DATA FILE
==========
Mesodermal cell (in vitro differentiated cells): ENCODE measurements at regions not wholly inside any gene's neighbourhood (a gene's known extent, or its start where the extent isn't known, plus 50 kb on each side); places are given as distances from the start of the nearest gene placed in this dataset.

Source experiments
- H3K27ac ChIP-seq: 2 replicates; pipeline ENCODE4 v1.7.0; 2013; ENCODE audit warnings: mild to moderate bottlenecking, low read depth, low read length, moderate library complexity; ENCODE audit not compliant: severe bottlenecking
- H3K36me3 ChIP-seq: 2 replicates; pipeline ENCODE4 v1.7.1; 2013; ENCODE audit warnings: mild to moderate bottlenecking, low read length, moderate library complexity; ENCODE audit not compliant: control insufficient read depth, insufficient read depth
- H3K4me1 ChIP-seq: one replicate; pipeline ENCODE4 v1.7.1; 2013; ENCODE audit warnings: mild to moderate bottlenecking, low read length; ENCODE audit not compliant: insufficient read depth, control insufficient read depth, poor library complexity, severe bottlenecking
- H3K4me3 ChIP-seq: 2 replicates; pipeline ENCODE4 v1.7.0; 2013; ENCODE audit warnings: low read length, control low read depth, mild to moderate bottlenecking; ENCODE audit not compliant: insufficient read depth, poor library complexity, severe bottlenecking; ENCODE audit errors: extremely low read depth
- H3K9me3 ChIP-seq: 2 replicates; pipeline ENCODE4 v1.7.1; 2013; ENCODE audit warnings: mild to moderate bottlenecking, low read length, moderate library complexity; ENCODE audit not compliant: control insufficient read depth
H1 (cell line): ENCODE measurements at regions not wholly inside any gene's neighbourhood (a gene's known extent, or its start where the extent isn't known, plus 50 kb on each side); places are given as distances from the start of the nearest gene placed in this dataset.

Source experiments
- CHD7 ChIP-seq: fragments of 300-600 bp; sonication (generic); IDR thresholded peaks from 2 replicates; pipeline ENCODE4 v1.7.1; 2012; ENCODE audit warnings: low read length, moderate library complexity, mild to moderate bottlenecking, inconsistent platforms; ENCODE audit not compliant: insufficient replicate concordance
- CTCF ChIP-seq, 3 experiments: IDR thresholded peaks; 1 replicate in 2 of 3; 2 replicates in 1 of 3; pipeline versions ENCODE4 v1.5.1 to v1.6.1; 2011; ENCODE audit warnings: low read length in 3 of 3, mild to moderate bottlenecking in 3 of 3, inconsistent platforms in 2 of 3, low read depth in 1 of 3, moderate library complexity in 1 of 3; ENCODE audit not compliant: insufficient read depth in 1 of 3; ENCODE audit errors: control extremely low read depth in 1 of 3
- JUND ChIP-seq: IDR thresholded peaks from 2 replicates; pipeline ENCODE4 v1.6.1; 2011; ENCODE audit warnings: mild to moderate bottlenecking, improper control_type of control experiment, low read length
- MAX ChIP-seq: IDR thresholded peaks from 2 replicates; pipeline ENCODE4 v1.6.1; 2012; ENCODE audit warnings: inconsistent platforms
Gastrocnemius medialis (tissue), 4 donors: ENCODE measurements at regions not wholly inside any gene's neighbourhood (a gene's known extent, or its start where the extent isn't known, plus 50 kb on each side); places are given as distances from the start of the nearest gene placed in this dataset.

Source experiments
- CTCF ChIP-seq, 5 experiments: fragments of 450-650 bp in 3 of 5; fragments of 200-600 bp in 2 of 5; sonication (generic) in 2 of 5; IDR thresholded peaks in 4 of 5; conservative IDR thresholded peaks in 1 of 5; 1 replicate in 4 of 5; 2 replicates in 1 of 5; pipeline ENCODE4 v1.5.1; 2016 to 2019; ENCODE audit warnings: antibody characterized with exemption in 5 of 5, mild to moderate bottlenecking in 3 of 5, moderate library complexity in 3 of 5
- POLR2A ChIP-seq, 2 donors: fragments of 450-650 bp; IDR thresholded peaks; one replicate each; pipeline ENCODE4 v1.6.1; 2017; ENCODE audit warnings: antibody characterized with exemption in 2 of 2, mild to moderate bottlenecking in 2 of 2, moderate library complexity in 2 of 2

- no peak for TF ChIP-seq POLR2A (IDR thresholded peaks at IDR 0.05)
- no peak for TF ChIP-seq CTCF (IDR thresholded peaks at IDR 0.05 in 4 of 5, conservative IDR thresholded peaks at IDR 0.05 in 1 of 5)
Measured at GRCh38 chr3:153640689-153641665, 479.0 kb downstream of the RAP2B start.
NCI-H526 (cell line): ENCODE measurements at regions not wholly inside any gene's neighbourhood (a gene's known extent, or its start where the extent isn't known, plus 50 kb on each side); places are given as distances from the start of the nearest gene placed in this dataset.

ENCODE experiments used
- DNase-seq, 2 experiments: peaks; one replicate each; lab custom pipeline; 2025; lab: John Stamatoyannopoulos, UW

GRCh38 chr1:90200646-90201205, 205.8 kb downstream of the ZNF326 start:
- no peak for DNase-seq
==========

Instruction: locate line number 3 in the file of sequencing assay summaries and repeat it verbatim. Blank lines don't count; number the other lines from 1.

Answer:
- H3K27ac ChIP-seq: 2 replicates; pipeline ENCODE4 v1.7.0; 2013; ENCODE audit warnings: mild to moderate bottlenecking, low read depth, low read length, moderate library complexity; ENCODE audit not compliant: severe bottlenecking